Noted Verona residents

Popular culture

  • Two Guys from Verona, a novel, takes place in Verona.
  • The TV Show The Sopranos takes place in the area, thus the storyline includes Verona at times. The show films at various locations in town. A Verona Rescue Squad Truck is clearly seen when Livia Soprano dies in the episode "Proshai, Livushka". In the episode "Cold Cuts," it's established that Bobby Bacala and Janice live in Verona.
  • The 1987 fictional movie Doom Asylum was filmed at the now demolished Essex Mountain Sanatorium.
  • Pizza My Heart, an ABC Family movie, is a contemporary retelling of Romeo and Juliet, that takes place in Verona (New Jersey, not Italy). Although the storyline takes place in Verona, it was actually filmed in New Orleans, Louisiana.[45]
  • The original, unaired pilot of the television show Strangers With Candy was filmed at Verona High School. The VHS signboard is also used in almost every episode thereafter to display various witticisms, although the name has been changed to that of the school in the show, Flatpoint High School.
  • Choke, the film adapted from the Chuck Palahniuk novel of the same name was filmed at the Essex County Hospital Center in neighboring Cedar Grove. It was said that the move would not have been made if this filming location was not found.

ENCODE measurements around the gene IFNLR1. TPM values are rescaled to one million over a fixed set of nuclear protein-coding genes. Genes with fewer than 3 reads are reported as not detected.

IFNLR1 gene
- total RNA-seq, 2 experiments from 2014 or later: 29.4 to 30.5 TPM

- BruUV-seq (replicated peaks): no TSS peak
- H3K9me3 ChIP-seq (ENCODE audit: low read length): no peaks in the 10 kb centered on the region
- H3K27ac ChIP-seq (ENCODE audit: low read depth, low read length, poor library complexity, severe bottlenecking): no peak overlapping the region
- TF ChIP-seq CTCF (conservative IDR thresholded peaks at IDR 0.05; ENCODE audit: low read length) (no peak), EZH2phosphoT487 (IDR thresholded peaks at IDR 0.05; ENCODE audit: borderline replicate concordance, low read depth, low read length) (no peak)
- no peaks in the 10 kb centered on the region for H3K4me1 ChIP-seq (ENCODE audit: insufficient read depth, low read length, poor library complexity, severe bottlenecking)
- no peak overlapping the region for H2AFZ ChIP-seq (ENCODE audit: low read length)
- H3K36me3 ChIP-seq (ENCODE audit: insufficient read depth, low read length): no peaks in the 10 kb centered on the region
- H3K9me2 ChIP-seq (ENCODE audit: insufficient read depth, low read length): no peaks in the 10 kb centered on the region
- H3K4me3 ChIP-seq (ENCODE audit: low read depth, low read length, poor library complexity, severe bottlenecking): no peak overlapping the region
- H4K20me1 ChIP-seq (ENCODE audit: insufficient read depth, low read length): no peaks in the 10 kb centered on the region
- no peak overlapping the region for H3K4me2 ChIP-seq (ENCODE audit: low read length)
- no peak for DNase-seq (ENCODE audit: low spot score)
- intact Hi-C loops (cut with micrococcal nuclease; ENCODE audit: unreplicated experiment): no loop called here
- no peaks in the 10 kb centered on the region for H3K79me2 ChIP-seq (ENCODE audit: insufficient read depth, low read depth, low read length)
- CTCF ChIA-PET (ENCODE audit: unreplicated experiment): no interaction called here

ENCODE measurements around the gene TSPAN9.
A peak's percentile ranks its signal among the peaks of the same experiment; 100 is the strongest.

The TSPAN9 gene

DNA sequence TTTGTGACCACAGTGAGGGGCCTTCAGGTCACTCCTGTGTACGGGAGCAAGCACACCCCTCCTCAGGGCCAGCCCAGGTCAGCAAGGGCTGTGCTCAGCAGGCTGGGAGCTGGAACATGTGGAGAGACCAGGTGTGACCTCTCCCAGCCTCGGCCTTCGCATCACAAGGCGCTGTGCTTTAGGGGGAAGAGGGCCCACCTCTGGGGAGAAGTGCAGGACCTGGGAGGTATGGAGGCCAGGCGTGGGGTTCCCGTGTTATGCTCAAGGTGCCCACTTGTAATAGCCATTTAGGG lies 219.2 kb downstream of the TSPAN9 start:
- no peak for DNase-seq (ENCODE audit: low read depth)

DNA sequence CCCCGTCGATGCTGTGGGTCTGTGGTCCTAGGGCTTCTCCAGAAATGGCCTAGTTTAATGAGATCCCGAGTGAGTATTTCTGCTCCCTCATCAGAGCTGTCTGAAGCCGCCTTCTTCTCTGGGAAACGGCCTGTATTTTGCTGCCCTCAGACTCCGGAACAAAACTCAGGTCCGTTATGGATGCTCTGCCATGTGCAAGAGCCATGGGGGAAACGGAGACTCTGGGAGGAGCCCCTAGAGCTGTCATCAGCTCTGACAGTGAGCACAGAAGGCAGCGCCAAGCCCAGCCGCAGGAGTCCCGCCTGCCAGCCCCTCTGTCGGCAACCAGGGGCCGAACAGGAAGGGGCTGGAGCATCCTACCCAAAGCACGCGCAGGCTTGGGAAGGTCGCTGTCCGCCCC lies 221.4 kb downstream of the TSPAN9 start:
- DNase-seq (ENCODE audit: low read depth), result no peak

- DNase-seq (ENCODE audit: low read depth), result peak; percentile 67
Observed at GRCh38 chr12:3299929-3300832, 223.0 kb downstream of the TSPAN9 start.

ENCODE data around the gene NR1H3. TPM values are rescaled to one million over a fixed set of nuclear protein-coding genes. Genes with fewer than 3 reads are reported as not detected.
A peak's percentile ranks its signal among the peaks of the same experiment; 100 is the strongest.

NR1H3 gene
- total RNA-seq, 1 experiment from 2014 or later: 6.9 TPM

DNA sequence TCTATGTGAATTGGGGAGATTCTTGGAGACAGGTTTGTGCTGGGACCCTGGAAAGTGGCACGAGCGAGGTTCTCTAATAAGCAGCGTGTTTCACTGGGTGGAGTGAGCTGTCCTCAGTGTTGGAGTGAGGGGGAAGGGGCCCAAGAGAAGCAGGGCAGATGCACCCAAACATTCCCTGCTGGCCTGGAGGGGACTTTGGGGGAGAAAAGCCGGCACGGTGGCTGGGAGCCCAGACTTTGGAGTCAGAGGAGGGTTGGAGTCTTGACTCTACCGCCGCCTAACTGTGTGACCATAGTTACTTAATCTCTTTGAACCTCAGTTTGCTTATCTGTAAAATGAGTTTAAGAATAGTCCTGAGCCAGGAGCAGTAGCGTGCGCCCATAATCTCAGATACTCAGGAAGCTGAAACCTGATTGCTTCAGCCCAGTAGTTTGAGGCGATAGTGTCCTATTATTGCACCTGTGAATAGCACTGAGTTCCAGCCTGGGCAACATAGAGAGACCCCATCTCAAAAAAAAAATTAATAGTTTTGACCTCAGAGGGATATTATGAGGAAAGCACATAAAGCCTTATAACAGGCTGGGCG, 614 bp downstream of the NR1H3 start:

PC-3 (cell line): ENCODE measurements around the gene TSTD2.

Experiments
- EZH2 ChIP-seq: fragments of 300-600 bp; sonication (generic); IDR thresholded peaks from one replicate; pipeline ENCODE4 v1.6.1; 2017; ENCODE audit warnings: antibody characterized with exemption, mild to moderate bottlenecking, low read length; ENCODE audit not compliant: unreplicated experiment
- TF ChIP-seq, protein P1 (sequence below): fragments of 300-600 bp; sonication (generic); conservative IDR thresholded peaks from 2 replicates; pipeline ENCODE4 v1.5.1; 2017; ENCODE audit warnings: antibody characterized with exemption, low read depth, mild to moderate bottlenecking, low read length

References

  1. ^ U.S. Geological Survey Geographical Names Information System: Township of Verona, Geographic Names Information System, accessed June 5, 2007.
  2. ^ a b Census data for Verona township, United States Census Bureau. Accessed July 24, 2007.
  3. ^ a b "American FactFinder". United States Census Bureau. http://factfinder.census.gov. Retrieved 2008-01-31. 
  4. ^ A Cure for the Common Codes: New Jersey, Missouri Census Data Center. Accessed July 14, 2008.
  5. ^ "US Board on Geographic Names". United States Geological Survey. 2007-10-25. http://geonames.usgs.gov. Retrieved 2008-01-31. 
  6. ^ List of municipalities in New Jersey (by population), accessed October 27, 2006.
  7. ^ Top Places to Live in New Jersey, New Jersey Monthly magazine, accessed February 21, 2008.
  8. ^ Caldwell New Jersey Historical Photographs and History, accessed October 15, 2006.
  9. ^ a b c "The Story of New Jersey's Civil Boundaries: 1606-1968", John P. Snyder, Bureau of Geology and Topography; Trenton, New Jersey; 1969. p. 194.
  10. ^ "VERONA DROPS CEDAR GROVE.", The New York Times, May 2, 1907. pg. 2